Economics needs to change. By this I do not mean that the structure of the economy itself needs to change, although reform is clearly needed on that front. Rather, I refer to the academic discipline of economics, which studies the economy and events that take place in it.
After more than two hundred years of theorising, academic economists have failed to settle any of the fundamental controversies in their subject. In microeconomics, the assumption of rational self-interest, core to the discipline at least since neoclassical economics coalesced in the 1870s, has always been open to question. Today this assumption is under fierce attack from other social scientists and from the new school of behavioural economics, which seeks to use psychology to explain economic behaviour.
Similarly, in macroeconomics, the only period of broad consensus was from the 1940s to the 1970s when Keynesian macroeconomics ruled the roost. Before that, myriad schools of thought competed, though non-interventionism dominated. And, since the 1970s, macroeconomics has fractured into various flavours of Keynesian and New Classical thinking that offer wildly different prescriptions for policy.
Not even the scope of the subject is well defined. Many economists today would agree with Lionel Robbins, the British economist who in the 1930s defined economics as ‘a science which studies human behaviour as a relationship between ends and scarce means which have alternative uses’. Using this definition, economists have produced theoretical models that establish what people driven by rational self-interest would do under various circumstances where scarcity prevails.
This view makes economics an ‘imperial’ subject with a claim to be the theoretical foundation of all other social science – but only if its assumption of rational self-interest holds true. The result has been controversy over whether the boundaries of economics are wide, encompassing all social science, or narrow, encompassing just commercial matters.
However, if the assumption of rational self-interest is not sufficient to explain human behaviour (as seems highly likely to be the case) then economics might not even be a very good explanation of commercial matters. Without capturing more of the behavioural vagaries of the real world, it would at best only partially answer the question which originally preoccupied Adam Smith and the other classical economists of the late 18th and early 19th centuries: an ‘inquiry in to the nature and causes of the wealth of nations’. Economics might just be a remote body of ‘rational choice theory’ that needs augmentation with other ideas to be applicable to the real world.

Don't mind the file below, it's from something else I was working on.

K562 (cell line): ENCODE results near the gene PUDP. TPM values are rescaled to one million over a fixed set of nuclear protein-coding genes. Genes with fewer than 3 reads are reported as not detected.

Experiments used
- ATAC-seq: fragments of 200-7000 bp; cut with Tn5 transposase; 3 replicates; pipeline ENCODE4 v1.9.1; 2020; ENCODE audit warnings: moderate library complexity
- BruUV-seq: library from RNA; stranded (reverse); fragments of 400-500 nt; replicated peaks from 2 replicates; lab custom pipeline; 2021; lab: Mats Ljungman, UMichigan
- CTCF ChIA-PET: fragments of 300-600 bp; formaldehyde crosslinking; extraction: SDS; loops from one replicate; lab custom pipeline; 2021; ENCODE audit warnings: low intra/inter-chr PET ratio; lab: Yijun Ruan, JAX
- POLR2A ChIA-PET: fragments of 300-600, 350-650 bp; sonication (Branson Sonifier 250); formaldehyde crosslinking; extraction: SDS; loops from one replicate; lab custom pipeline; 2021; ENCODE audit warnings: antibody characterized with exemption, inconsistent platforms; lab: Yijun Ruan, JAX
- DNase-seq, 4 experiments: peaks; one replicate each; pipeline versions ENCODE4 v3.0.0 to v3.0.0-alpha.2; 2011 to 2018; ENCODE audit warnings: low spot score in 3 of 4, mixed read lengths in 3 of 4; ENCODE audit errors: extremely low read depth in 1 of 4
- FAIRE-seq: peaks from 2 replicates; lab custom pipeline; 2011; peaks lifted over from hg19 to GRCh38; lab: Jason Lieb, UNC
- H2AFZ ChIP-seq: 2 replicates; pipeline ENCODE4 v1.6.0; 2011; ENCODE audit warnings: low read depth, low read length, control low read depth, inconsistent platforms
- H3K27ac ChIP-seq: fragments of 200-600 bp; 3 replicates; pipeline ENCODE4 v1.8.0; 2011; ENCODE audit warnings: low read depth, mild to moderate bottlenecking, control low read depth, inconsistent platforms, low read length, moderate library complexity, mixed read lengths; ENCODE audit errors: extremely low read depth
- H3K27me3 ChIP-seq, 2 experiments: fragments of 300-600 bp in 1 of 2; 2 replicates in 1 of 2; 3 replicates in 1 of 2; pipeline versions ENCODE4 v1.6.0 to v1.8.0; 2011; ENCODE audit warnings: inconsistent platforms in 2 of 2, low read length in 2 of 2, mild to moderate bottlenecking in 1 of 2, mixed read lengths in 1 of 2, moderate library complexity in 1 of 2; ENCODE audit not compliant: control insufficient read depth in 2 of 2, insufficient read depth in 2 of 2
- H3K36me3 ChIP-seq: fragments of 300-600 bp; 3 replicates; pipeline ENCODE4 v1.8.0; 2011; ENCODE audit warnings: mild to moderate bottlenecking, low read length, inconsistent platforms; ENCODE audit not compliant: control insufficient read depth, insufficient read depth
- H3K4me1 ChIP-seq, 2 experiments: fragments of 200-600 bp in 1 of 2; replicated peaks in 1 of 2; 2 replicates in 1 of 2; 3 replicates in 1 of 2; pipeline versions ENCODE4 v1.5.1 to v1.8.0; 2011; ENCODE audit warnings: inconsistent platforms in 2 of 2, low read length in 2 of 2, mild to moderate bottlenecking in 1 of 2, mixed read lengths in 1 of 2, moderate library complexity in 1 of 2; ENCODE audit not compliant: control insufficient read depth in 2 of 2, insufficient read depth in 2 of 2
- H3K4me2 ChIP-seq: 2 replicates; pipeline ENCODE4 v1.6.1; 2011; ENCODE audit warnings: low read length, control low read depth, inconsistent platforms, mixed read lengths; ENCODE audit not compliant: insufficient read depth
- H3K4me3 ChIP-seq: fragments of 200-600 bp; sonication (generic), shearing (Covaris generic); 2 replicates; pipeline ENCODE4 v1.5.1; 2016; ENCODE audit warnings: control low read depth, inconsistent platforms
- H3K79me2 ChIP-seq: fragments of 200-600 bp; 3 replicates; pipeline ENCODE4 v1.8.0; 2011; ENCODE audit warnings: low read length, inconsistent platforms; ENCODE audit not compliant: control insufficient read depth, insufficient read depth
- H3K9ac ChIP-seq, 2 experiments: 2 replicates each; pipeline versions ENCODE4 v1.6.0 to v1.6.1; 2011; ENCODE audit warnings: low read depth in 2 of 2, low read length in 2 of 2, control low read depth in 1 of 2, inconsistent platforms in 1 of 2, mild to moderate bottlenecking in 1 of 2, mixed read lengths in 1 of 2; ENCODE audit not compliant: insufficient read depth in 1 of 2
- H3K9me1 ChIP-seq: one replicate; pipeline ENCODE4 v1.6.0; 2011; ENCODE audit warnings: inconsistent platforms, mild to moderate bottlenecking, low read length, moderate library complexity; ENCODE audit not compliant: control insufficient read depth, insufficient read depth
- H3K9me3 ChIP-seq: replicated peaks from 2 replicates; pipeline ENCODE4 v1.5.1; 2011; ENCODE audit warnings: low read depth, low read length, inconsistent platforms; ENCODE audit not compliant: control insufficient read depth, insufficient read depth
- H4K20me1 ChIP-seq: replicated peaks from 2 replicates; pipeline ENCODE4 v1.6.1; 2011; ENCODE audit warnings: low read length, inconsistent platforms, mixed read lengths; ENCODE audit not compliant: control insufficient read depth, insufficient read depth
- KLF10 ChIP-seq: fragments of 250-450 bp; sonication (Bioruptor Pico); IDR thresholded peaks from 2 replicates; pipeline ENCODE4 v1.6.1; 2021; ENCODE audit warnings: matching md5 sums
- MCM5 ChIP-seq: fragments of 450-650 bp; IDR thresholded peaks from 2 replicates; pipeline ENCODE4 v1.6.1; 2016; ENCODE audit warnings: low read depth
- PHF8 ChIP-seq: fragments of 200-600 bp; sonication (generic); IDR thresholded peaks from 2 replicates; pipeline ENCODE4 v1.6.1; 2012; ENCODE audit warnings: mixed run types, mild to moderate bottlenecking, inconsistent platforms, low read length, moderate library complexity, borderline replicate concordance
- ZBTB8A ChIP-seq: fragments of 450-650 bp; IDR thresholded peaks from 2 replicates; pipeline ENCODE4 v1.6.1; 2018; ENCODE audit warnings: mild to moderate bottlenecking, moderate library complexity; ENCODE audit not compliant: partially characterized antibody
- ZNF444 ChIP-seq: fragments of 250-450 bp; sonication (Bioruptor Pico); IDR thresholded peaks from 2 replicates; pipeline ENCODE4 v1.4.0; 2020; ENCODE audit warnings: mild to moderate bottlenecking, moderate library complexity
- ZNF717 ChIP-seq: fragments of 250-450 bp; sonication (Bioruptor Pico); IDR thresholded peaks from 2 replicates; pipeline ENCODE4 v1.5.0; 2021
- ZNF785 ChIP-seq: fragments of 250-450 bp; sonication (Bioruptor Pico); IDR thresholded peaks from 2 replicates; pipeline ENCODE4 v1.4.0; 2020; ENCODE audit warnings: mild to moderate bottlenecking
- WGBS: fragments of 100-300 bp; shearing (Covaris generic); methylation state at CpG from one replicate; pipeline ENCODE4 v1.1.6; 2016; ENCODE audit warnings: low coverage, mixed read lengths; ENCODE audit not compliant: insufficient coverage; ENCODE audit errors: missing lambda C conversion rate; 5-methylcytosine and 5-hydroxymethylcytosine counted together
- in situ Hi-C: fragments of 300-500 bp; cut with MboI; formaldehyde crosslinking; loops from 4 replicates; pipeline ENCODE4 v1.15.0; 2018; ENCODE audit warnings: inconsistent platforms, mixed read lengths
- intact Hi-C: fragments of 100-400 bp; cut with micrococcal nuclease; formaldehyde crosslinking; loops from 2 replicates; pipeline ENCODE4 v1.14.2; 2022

Either way, despite centuries of investigation, everything in economics remains open to debate.
This is worth contrasting with the natural sciences. No physicist seeks to revive the theory that the sun orbits the Earth. Neither do any seek to restore the theory that heat is transmitted by a fluid called ‘caloric’ that flows invisibly and weightlessly from hot bodies to cold ones. Likewise, no biologist seeks to replace Darwin’s theory of natural selection with the earlier theory of the French naturalist Jean-Baptiste Lamarck that evolution occurs mainly through slight acquired characteristics being transmitted to offspring and cumulating to large changes over time.
Scientific controversies do occur. The present controversy over just how severe man-made climate change might become is a well-known example. But scientists are committed to settling controversies through rigorous analysis of the evidence. This is the essence of the scientific method and, once the relevant evidence has been fully explored, controversies are decisively resolved.
Not so in economics. Economic theories are established primarily by abstract reasoning and are only cursorily checked against the evidence. When contradictory evidence does become impossible to ignore, ad hoc hypotheses are often generated to keep favoured ideas alive. In the early 1980s, for example, grafting assumptions that prices are ‘sticky’ and slow to adjust onto ‘rational expectations’ models of macroeconomics re-produced Keynesian results in which the economy can overshoot on either side of full-employment equilibrium – even though the idea of rational expectations had supposedly disproven this.